The reason for this problem is unknown, but might have something to do with how the brain is wired to process colour. Conway’s main research has looked into how the brain processes different colours. In 2008, Conway looked at how the monkey brain reacts to the four unique hues that make up our vision – red, green, yellow and blue. Using brain imaging, he found that specific regions of cells in the monkey brain that reacted to each of these hues distinctly. What’s more, some of these areas were far more sensitive to certain hues than others. For instance, neurons in the visual areas of these brains were more sensitive to red than any other colour, then green, then blue. A very small percentage of cells were tuned to yellow, but it seems that red was the colour that always got the biggest response.

But what is most interesting is that all the colours we perceive are made up of just these four hues. When colours are presented so close to each other, then brain probably has difficulty determining exactly what colour is what and simply has to make a guess.

For designers, this is particularly important. If colours can be incorrectly perceived just by their juxtaposition with other colours then you may have to rethink your design. You have to consider what you want your final effect to be and then prepare the design from this ultimate idea. This all might sound scary. But really it shows that perfection can never be completely nailed down. You should seize this chance to experiment with colour.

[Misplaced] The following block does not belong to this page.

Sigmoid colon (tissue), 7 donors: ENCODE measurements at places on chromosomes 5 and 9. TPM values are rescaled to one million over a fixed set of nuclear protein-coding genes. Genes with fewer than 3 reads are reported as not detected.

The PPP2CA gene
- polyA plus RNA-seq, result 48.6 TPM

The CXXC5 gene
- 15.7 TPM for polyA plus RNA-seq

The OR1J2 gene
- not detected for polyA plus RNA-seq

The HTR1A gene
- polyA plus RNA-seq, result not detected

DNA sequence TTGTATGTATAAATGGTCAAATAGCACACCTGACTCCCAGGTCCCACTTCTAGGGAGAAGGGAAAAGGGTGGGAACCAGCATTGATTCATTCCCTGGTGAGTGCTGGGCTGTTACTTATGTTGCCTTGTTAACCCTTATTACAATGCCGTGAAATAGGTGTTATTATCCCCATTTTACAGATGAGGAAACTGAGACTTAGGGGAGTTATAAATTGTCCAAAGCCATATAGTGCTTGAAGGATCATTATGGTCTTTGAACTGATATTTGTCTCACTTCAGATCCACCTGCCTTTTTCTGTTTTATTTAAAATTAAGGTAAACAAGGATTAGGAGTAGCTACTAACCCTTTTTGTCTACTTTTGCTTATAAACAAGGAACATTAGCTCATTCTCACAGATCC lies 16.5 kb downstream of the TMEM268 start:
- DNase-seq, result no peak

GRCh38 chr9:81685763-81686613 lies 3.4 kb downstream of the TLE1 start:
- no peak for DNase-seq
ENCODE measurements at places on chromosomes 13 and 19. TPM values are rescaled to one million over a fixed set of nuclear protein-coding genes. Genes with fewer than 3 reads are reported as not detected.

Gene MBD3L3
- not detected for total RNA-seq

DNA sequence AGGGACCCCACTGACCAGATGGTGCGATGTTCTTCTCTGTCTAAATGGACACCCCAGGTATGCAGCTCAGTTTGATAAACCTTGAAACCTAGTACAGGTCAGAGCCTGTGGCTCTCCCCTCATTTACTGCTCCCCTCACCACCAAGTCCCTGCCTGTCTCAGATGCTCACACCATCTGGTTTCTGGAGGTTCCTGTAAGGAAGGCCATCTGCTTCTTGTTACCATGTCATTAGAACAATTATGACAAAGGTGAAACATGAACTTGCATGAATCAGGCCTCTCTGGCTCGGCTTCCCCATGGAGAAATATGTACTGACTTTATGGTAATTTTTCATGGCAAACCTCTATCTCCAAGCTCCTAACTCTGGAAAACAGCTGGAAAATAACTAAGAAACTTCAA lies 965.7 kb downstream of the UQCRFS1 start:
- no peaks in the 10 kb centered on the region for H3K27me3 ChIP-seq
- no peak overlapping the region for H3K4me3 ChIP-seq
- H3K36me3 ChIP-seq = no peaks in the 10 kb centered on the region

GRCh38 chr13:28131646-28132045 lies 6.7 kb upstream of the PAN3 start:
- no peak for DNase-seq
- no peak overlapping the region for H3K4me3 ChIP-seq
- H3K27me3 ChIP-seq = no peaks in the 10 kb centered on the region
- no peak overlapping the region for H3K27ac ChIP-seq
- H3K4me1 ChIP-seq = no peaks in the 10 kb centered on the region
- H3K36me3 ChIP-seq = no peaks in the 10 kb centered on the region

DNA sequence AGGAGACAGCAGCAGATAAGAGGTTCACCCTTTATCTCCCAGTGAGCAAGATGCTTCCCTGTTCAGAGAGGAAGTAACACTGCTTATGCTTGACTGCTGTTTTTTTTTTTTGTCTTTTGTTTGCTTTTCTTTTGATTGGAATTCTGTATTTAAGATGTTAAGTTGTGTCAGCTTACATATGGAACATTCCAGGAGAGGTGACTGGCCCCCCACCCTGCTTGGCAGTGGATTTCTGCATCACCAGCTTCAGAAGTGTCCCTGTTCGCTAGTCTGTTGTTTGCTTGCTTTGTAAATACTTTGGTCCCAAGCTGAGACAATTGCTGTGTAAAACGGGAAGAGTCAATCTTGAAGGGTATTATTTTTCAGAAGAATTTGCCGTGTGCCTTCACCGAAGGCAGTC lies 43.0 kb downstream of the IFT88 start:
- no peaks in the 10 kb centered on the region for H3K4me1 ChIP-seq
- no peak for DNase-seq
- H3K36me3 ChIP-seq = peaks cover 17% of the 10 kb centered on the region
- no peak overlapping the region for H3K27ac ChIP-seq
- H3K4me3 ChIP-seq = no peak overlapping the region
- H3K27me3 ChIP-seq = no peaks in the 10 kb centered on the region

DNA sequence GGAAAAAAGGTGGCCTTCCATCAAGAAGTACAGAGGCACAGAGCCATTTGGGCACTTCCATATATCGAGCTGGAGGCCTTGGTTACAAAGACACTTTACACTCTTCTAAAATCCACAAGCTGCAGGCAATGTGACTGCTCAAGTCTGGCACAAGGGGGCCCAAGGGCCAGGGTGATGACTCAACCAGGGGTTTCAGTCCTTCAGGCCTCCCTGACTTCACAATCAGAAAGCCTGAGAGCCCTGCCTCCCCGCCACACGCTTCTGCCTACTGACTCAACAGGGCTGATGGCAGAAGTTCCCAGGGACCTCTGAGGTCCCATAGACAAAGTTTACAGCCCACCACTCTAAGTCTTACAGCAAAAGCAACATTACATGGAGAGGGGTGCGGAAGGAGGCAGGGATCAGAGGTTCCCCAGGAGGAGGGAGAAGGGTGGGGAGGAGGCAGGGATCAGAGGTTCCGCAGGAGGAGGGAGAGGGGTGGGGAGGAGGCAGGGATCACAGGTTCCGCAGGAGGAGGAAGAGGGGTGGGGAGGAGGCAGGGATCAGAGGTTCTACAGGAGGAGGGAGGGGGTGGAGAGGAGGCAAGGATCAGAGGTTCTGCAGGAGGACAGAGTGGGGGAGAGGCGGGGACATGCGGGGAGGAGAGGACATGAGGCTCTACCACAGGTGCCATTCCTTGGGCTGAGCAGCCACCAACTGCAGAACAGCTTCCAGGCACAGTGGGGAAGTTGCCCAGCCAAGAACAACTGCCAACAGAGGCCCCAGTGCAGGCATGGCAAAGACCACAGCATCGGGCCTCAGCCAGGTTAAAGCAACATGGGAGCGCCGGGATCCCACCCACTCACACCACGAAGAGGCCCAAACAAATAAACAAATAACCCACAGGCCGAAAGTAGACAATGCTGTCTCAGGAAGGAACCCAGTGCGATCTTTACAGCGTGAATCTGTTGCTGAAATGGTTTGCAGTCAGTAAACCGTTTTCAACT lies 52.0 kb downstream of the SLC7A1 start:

02. If you wanna win, go red

So, red always get a big response in the brain. Why could this be?

Red has a long history as being the colour to be. Throughout the animal kingdom, red is associated with dominance and high testosterone in males. Even in humans, a red face usually means an angry person.

Marcus-Aurelius

It could be that we have evolved to be switched on to the colour red, either for sexual purposes, or just a means to stay alive whenever angry monkeys/humans/squirrels are around. Recent research has showed that this colour does indeed have an effect on our competitors – it makes them lose.

Two different studies have looked at the use of red colour shirts and uniforms in sports, and both have found that the people in red win more than the people in blue.

Why? Well, it is thought that the colour red influences our moods and emotions meaning that we cannot but help to see the person in red as the winner, and act accordingly.